It must have been some sort of Freudian slip. As I was writing the draft for this article, I kept calling the new short sale program announced late last year by the US Treasury HAHA instead of HAFA (hey, it's only one letter off!). As you read what I've learned, you may start suggesting it be renamed. Why?
As all of the hype in the press and in our own industry has indicated, you'll see that there are certainly some advantages to this new "Home Affordable Foreclosure Alternatives" (HAFA) for families facing foreclosure and in need of a short sale. However, the most likely scenario will result in a deed in lieu (DIL) of foreclosure which will terminate your listing early and provide little benefit to your client.
After I read the 43 page supplemental directive, I found enough things wrong with it to believe it will be as successful as HAMP (Home Affordable Modification Program) is - which, to-date, is about 3%: 66,000 permanent modifications out of almost 2 million in foreclosures.
Let me apologize up front for the length of this article, but if you've read this far, you realize this is one of the most important things for you to learn about short sales in 2010. And I have very good news at the end.
- The seller receives up to $1,500 at closing. This is a huge improvement of getting nothing and will go a long way to motivate sellers to participate in short sales.
- The lender (first mortgage only) waives any deficiency (contrary to popular belief, a short sale by itself does not do this, but that's the topic of another blog post).
- The first mortgage holder orders an appraisal or BPO up front. Similar to FHA, you'll know up front exactly what they want to see an offer at - no guessing!
- Guaranteed 6% commissions (sweet!).
- Uses standard processes, documents and timeframes/deadlines (not sure how they will implement this, but hey, great idea!).
So, what's not to like right? All of the above is probably not news to you since this is what has us all so excited in the industry right? Well when I kept reading that 43 page supplemental directive, here's what else I found - and it will shock you!
The Bad (any one is a show stopper and will result in a DIL):
- Seller must still live in the house. Many of our sellers have moved out of Michigan to find work.
- Seller must continue making payments at 31% of gross income. Hmmm, isn't this part of the problem - they can't afford the payments? How many sellers can commit to this every month?
- Second mortgage lenders must accept 3% of the balance (up to $3,000) and settle account with no deficiency! If you've done a few short sales with second mortgages, you are currently laughing out loud because you know how slim the likelihood of this happening is. So they expect a $20,000 second mortgage to accept only $600 and waive the rest of the balance. Give me a break - not going to happen!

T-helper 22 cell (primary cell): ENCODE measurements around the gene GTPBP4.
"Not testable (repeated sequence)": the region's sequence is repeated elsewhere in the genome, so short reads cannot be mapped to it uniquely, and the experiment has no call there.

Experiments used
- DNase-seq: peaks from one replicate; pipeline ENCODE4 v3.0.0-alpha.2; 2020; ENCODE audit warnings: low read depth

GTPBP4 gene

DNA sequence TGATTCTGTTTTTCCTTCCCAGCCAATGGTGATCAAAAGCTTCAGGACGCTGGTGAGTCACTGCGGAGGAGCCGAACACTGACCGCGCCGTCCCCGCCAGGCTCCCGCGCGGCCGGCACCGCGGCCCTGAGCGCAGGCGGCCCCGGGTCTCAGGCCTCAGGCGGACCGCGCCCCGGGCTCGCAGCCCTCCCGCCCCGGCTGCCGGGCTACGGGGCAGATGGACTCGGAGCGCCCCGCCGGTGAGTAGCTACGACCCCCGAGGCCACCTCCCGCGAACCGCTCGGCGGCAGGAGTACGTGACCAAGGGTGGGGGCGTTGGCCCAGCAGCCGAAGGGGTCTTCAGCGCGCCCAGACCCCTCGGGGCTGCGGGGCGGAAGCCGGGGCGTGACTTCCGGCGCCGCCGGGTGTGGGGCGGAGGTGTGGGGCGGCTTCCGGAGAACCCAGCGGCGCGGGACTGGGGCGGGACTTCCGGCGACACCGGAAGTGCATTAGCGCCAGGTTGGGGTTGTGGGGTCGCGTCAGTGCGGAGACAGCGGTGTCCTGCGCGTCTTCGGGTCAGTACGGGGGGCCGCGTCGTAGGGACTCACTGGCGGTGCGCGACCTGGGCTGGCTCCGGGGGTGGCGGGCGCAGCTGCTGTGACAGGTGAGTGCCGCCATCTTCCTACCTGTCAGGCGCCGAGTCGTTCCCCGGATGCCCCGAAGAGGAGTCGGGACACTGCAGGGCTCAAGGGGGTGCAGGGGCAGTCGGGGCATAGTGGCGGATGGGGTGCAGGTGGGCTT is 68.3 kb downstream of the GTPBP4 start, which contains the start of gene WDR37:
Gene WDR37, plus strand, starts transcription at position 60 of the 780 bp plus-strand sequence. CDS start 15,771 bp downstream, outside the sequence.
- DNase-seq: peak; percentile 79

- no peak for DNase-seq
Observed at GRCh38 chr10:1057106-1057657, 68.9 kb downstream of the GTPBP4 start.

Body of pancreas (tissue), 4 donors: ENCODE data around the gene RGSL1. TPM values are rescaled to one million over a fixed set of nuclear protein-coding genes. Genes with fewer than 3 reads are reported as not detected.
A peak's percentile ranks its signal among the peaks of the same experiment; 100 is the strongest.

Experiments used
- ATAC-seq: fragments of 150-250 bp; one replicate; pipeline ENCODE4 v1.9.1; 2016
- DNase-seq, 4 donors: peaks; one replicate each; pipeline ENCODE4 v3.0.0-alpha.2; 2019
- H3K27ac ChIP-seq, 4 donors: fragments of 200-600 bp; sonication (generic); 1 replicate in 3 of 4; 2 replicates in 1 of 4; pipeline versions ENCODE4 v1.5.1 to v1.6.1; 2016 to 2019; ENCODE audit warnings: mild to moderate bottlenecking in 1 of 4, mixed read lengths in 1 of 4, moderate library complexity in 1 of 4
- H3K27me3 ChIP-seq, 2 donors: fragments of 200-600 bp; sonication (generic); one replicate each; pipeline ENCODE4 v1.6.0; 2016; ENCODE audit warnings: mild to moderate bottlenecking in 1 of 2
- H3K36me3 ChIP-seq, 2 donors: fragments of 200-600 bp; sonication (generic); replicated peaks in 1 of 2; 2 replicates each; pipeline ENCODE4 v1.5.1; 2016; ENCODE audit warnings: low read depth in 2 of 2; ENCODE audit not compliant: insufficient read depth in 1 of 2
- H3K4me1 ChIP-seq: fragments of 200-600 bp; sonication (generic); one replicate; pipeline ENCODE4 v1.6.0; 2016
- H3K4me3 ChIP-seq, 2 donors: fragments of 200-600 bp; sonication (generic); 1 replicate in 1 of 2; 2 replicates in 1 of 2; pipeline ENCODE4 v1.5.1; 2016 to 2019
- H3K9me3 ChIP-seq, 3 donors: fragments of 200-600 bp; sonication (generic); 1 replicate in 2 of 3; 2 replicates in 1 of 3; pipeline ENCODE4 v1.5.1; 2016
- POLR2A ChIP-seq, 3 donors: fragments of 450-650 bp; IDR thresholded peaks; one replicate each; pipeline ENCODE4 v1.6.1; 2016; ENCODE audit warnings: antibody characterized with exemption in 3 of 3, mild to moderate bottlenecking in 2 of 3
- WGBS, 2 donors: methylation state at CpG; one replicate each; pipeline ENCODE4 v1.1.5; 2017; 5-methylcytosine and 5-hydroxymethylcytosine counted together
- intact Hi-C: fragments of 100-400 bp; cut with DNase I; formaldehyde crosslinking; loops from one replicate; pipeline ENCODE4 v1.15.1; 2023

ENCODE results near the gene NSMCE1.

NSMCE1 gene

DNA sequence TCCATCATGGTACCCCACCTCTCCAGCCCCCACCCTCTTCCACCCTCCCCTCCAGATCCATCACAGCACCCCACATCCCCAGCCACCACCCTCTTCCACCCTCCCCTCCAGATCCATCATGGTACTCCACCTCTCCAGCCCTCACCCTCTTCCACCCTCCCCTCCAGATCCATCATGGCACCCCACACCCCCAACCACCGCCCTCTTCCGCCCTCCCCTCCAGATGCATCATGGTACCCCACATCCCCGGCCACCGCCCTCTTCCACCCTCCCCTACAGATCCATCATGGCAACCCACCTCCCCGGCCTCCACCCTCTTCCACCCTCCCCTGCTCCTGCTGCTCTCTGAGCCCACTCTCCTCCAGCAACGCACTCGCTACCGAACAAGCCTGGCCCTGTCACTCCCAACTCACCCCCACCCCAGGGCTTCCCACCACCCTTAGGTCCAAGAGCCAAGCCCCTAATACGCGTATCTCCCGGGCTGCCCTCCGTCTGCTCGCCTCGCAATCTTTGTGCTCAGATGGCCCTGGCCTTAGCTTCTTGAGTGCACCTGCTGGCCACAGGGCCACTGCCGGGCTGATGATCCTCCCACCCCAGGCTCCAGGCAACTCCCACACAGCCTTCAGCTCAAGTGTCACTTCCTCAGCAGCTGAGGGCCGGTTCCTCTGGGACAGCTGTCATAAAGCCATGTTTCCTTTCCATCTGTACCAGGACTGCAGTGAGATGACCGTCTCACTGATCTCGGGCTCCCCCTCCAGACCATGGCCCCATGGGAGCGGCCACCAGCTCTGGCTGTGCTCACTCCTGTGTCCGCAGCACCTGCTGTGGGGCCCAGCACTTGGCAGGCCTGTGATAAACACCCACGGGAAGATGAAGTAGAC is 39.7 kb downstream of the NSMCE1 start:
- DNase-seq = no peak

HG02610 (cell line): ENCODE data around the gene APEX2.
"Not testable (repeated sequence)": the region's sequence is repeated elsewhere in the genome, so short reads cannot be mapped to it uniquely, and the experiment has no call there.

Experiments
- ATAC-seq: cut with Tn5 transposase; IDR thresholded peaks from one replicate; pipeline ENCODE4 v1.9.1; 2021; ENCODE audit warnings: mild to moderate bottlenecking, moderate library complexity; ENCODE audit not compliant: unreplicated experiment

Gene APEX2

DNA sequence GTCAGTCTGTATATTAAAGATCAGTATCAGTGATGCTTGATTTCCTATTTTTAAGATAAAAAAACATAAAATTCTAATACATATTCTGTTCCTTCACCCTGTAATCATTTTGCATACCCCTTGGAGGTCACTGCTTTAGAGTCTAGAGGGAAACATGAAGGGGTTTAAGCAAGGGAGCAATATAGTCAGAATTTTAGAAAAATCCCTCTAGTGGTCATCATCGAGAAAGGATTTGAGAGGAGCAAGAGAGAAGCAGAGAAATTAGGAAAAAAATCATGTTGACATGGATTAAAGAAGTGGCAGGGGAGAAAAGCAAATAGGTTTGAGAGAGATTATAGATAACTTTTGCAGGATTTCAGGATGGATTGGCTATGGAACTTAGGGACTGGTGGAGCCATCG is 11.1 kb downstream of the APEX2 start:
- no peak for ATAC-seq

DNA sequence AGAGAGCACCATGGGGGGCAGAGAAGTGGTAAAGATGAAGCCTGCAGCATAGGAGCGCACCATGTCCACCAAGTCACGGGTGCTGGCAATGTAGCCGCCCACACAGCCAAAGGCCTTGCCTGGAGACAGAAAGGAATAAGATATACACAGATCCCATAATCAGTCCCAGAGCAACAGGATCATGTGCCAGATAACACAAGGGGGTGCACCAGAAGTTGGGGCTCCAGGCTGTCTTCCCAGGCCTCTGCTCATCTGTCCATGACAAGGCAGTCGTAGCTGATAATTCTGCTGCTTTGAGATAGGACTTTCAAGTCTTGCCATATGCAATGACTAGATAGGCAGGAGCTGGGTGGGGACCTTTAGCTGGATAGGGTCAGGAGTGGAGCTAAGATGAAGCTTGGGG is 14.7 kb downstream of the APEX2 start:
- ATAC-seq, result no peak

- Seller must apply for HAMP loan modification first. This will burn up 90 days before you can even get the house listed, putting the seller further in the hole, and has about a 3% (so far) chance of getting a loan modification.
- Property must be in (and kept in) "good condition". It's too early to know what exactly what this means and what the impact might be.
- Seller must continue to pay utilities, assessments and association dues. This seems reasonable if they are living in the house (requirement #1), but is very unlikely to happen if they've moved out.
- If short sale is denied, the seller is forced to accept a deed in lieu of foreclosure (DIL). Yes forced! Why, because when they "apply" for the HAMP/HAFA program they sign a contract up front and commit to a DIL if they are declined for the HAFA short sale. With a DIL, they are giving the house to the bank. Yes - giving it to them, it's still treated as a foreclosure on their credit and they do not get the 6 month Michigan redemption period to continue to try to sell the property. Amazing.
The Best News is that if your seller knows up front that they will not qualify, they can request a non-HAFA short sale from their lender. Since early January, 2010, we have had our sellers fill out a form and check off all of the "show stoppers" that would prevent them from qualifying. To no surprise, every seller in 2010 has indicated at least 3 reasons they can not participate and have asked (in writing) their lender to process their short sale has a non-HAFA short sale.
As you can see, if your seller is evaluated for a HAFA short sale, it will add significant time to the short sale process and when they get turned down, it will force them into a deed in lieu of foreclosure (DIL) thereby terminating your listing agreement. So you decide how promising this program is for your sellers. Share your thoughts here!
Dedicated To Your Success,
Short Sale Negotiations: you earn FULL COMMISSION and no fee to buyer/seller - www.GreatLakesShortSales.com